After forty years of abandonment, the Loew’s Kings Theatre in Flatbush will re-open in January 2015 with newly restored interiors and 3,000 seats, according to a press release spotted by Gothamist. The theater will host more than 200 performances a year across a variety of genres, including comedy, theater, dance, and popular music. Designed by Rapp and Rapp, the theater opened in 1929 and featured high curved ceilings, ornate plater walls, gold-leaf ornament and crystal chandeliers, all of which have been restored or faithfully recreated.
Martinez+Johnson Architecture, who have restored historic theaters across the country, are leading the two-year-long restoration project. The theater closed its doors in 1977, was acquired by the city in 1983, and sat collecting dust at 1027 Flatbush Avenue until restoration work began last year. GMAP
Name: Originally Rubel Coal and Ice Corporation, now drug rehab clinic. Address: 937 Fulton Street Cross Streets: Corner Waverley Avenue Neighborhood: Clinton Hill Year Built: 1928 Architectural Style: Neo-classical Architect: Edward M. Adelsohn Other Buildings by Architect: Jewish Orphan Asylum, New Hebrew School–Brownsville (both gone), Temple Petach Tikvah in Crown Heights, Brooklyn Hygeia Ice Plant, Brooklyn Hebrew Maternity Hospital, row houses, commercial buildings, stores in Brownsville, Crown Heights and other areas of Brooklyn and Queens. Landmarked: No
The story: In 1907, Samuel Rubel could be found hauling his pushcart through the streets of Brownsville selling ice. He later began carrying coal, in season, as well. He was a fixture in this new Jewish immigrant community, and he managed to make a living for his family, one cartful of these lifesaving elements at a time. Twenty-some years later, he was the owner of Brooklyn’s largest coal and ice business. His company had assets of over $40 million, with 134 coal and ice branches across every borough except Staten Island. He had a staff of over 400 people, and the coal and ice was delivered in 800 Rubel trucks. In 1927, he decided it was time to build a new headquarters in a more central part of Brooklyn. (more…)
Benefits Cosmetics has just rented a space on Court Street in Cobble Hill. The San Francisco-based company founded by two sisters in 1976 is now a subsidiary of Louis Vuitton Moet Hennessey. There are Benefit Cosmetics locations in Manhattan, Los Angeles, London, Frankfurt and Hong Kong among others. This is the is the company’s first Brooklyn outlet.
The shop at 168 Court Street will occupy the 600 square foot retail space and also have access to a large basement and a back yard. Benefit expects to open by the end of the year. (more…)
Finding a bumper crop of new rental properties from Brownstoner’s Upstate listings is a bit like Christmas in August. And who else but us would tittering with joy over new rental listings? Perhaps you would. Let’s find out by showing you a bunch of cool stuff we found in Columbia County (east of Hudson, north of Dutchess County).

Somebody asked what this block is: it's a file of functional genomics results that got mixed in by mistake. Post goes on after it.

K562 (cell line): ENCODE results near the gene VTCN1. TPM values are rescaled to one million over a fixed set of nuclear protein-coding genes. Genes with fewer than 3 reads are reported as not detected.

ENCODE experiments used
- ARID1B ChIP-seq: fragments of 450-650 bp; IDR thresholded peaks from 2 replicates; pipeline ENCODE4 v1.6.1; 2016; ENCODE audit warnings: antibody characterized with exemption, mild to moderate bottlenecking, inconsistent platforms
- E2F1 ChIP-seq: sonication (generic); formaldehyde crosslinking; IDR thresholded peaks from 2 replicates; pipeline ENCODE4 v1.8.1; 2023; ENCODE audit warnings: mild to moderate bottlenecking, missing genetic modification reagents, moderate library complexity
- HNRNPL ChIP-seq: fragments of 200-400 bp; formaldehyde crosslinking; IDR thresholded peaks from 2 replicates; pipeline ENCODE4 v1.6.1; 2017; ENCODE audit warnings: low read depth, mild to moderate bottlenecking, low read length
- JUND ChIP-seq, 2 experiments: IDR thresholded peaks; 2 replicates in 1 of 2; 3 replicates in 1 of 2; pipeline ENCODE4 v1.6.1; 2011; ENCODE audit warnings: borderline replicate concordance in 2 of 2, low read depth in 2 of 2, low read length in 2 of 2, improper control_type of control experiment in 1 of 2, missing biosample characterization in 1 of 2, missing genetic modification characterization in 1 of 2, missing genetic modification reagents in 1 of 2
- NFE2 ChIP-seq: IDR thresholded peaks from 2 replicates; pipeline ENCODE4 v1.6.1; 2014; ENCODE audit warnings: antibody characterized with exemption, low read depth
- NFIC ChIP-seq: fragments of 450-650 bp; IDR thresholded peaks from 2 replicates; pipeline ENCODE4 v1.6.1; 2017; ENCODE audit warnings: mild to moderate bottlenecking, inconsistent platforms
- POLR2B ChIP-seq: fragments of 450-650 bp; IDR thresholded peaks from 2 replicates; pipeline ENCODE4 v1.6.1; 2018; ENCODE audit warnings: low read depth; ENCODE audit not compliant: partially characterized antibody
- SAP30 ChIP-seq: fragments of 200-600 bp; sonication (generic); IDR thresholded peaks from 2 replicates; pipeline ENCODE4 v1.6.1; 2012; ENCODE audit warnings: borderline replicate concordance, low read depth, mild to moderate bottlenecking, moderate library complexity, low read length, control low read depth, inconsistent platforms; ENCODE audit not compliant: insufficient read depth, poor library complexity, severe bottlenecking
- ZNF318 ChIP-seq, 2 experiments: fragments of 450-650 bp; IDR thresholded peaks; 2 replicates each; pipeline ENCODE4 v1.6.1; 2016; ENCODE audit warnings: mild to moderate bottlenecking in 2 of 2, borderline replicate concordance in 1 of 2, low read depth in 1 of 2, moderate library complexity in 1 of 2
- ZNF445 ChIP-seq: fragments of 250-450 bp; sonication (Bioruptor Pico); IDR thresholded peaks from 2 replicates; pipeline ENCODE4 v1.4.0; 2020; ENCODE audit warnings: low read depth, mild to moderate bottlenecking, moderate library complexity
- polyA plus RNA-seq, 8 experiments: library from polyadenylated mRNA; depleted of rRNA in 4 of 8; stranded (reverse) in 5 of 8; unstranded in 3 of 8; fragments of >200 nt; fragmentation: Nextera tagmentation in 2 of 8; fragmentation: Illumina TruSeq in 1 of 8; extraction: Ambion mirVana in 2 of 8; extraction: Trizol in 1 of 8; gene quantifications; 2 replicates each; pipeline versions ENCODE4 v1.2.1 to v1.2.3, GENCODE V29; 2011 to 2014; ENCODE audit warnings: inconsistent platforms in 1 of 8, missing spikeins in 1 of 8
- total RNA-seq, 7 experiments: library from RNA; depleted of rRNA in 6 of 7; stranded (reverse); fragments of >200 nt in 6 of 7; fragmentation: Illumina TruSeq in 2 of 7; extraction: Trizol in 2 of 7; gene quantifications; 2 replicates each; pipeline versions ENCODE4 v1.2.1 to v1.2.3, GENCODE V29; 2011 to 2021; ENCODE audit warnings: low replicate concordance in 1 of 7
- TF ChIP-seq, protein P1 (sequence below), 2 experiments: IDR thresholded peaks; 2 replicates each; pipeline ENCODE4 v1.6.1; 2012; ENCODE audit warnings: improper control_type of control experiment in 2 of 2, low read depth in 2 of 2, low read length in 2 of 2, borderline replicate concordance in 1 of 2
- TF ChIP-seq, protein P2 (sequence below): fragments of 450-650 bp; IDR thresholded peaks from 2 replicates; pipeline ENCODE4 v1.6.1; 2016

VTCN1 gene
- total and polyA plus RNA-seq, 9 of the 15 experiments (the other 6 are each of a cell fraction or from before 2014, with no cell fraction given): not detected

Although Brooklyn had a thriving theater district downtown, many neighborhoods also had fine theaters in their own areas, with entertainment venues on main streets near public transportation. Bedford was a large neighborhood blessed with several major thoroughfares running through it – plenty of opportunities for clubs, theaters and entertainment halls. The economic center of Bedford was around the intersection of Fulton Street and Nostrand Avenue, so it’s not surprising that there were quite a few theaters in that area. In theater’s heyday, the early 20th century, one of the finest establishments was the Fulton Theater.
The theater stood at 1283 Fulton Street, near the corner of Nostrand Avenue. It was designed by one of New York City’s finest theater architects, John B. McElfatrick. He was responsible for some of the city’s best theater buildings, including today’s BAM Harvey Theater and Manhattan’s New Victory Theater on 42nd Street. Many are now gone, but he designed well over a hundred theaters, plus other buildings, all across the country. (more…)
Two buildings on St Johns Place between Nostrand and Rogers Avenues in Crown Heights have gotten vertical extensions and completely new facades over the last few months. Workers have installed windows and recently started interior work. The two buildings at 820 and 822 St. Johns Place have expanded from three stories to five.
When work finishes, 820 will have seven apartments and 822 will house nine apartments, according to alteration permits filed last year. Armstrong Funeral Home occupied both buildings until it sold them to an LLC last year for $1,750,000, according to public records.
A tipster let us know about a truly bizarre problem in their Fort Greene apartment building. Apparently someone in the building at 301 Cumberland Street has been dumping trash bags full of urine down the garbage chute. And these are not tiny trash bags, they are the kind used in kitchen garbage cans and they are half full of urine–yes we have a picture of the offending bags after the jump.
According to the tipster this has been going on since about November of 2013 with bag after pee-filled bag bursting at the bottom of the chute or leaking after it lands. The basement now reeks of urine and is becoming unusable. Unfortunately the building’s laundry room is also located in the basement. “Our basement has become a truly foul place to go,” said the tipster. (more…)
Residents of the Lindsay Park Housing Cooperative in Williamsburg are petitioning to change the practices of the board of directors at one of the city’s largest middle-income housing co-ops according to a report by DNAinfo. They accuse the board of rigging elections, mismanagement and harassment. The petitioners, including the Community Board 1 chairwoman, say the flawed election process has kept the board president in power for a dozen years. (more…)